Reconciliation through the Environment

By Helena Durán Crane*

 

Lately, it seems that in Colombia the only thing people talk about is peace. This is not surprising given that in just a few weeks, the government and the Revolutionary Armed Forces of Colombia (FARC) are expected to sign an agreement to put an end to more than 50 years of internal war. There is a widespread feeling of anticipation, caution, and substantial fear. There might be an agreement, but conflict is far from ending. The political schism that the peace negotiations have raised is just a reflection of the extreme polarization that thrives in the rest of the country. Thus, the reconciliation of Colombian society is one of the biggest challenges this peace-building process will have to endure. Luckily, as in other post-conflict situations, the country has a valuable asset that can contribute to this reconciliation process: its unique environment, its lavish biodiversity, and the need the country has to restore it and manage it properly.

Colombia is one of the most biodiverse countries in the world. This opulent biodiversity has been one of the principal victims of the internal conflict. Guerilla groups have used natural parks and rich biodiversity zones as camp and battle sites. And, even if their presence has paradoxically helped protect these areas from human settlements and development projects, it has also caused environmental degradation. Armed groups have directly attacked the environment by blowing up oil pipelines and logging areas of abundant forest to plant illicit crops. Therefore, the reparation of this environmental damage is another challenge that the country must face after the peace agreements are signed. The good news is that environmental reparation can be a useful tool for the reconciliation process, and there are various cases around the globe that show how this can be so.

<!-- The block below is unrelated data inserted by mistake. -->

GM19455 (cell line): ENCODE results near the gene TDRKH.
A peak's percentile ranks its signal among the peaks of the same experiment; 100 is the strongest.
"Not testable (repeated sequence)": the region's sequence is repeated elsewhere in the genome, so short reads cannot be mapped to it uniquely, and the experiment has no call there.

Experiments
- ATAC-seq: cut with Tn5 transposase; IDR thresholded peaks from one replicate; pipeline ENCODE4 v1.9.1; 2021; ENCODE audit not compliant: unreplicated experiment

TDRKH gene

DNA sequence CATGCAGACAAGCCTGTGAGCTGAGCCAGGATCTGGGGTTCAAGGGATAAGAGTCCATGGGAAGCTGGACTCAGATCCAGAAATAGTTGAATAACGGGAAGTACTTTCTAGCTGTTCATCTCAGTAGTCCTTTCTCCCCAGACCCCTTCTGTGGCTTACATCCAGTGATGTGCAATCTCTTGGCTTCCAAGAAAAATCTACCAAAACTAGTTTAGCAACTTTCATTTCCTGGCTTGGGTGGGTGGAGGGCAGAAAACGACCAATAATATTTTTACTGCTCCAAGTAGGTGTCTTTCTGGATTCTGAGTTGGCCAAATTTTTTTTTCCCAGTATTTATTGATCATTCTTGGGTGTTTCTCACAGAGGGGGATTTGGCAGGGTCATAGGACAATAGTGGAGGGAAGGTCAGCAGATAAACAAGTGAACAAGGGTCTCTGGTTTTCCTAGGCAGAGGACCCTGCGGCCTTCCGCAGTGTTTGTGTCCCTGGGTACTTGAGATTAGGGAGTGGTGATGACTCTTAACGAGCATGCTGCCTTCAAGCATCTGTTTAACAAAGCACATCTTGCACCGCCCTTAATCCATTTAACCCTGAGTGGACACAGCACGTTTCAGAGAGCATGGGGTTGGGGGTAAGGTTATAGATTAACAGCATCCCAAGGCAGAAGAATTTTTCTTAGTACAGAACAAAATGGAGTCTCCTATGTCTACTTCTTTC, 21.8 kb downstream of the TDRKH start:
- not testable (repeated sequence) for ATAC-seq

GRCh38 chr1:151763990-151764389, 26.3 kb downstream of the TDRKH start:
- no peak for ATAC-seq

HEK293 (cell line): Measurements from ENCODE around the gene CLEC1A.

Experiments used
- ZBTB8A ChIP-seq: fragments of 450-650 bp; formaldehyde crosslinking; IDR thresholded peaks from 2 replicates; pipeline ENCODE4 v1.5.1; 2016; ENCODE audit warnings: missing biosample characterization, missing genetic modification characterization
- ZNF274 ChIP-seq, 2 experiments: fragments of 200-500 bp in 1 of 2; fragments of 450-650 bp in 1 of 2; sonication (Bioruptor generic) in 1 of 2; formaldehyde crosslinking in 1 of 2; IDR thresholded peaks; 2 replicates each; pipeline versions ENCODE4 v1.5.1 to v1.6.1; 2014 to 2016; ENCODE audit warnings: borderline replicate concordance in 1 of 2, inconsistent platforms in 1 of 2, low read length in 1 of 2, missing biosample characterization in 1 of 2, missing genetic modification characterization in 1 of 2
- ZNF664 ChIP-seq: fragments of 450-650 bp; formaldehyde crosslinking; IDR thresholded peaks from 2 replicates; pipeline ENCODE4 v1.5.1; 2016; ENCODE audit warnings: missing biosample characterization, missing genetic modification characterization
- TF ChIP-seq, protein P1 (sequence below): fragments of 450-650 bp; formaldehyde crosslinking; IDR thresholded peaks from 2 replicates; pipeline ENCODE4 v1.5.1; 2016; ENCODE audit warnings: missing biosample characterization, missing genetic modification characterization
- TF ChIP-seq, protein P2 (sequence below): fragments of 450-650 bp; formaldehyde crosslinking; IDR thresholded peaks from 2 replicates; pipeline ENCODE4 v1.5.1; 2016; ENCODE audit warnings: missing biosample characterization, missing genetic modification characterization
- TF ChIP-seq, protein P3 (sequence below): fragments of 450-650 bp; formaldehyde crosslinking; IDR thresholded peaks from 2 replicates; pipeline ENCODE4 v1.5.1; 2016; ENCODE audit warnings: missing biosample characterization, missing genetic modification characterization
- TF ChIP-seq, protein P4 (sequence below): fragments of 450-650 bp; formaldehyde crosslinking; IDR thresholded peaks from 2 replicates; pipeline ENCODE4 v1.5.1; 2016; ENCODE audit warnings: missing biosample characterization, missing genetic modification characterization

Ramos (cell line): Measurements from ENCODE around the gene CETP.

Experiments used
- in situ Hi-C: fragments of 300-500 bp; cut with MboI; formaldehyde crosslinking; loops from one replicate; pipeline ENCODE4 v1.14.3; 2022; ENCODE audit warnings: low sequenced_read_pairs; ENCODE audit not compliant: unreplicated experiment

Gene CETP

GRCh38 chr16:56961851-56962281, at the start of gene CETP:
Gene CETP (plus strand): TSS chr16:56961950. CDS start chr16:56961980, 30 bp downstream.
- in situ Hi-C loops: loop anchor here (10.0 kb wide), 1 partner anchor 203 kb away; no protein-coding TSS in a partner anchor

Pozos Azules, in Minca, Magdalena, on the Caribbean coast of Colombia, now a popular tourist destination, was protected from environmental degradation by the guerrilla presence, which prevented visitors. Now the beautiful area receives an unsustainable amount of visitor, who leave trash and other contamination behind. Photo by: Sailing Nomad. 

Pozos Azules, in Minca, Magdalena, on the Caribbean coast of Colombia, now a popular tourist destination, was protected from environmental degradation by the guerrilla presence, which prevented visitors. Now the beautiful area receives an unsustainable amount of visitor, who leave trash and other contamination behind. Photo by: Sailing Nomad. 

In the aftermath of war in countries like Afghanistan, Mozambique, and Nepal, environmental restoration and conservation activities have proven to be useful platforms for rebuilding trust between ex-combatants and communities. Moreover, engaging ex-combatants in the management of natural resources and the restoration of the environment has also helped reinforce their status as civil citizens, facilitating social and political reintegration. The logic behind these examples and the lessons learned from them are important guidelines that show how reconciliation processes and transitional justice can be linked to the necessary environmental protection and restoration measures that must come when conflict ends.

Let’s start with Afghanistan. In 2003, when the United Nations Environmental Program (UNEP) entered the country to perform a Post-Conflict Environmental Assessment, the tree-covered mountains had vanished; what remained were thousands of hectares of dried land and scarce, if any, resources. UNEP estimated that over the past 20 years the forest and woodland in some provinces had been reduced by 50 to 70 percent. The fact that 80 percent of the population depended on natural resources for their livelihoods made this especially worrisome.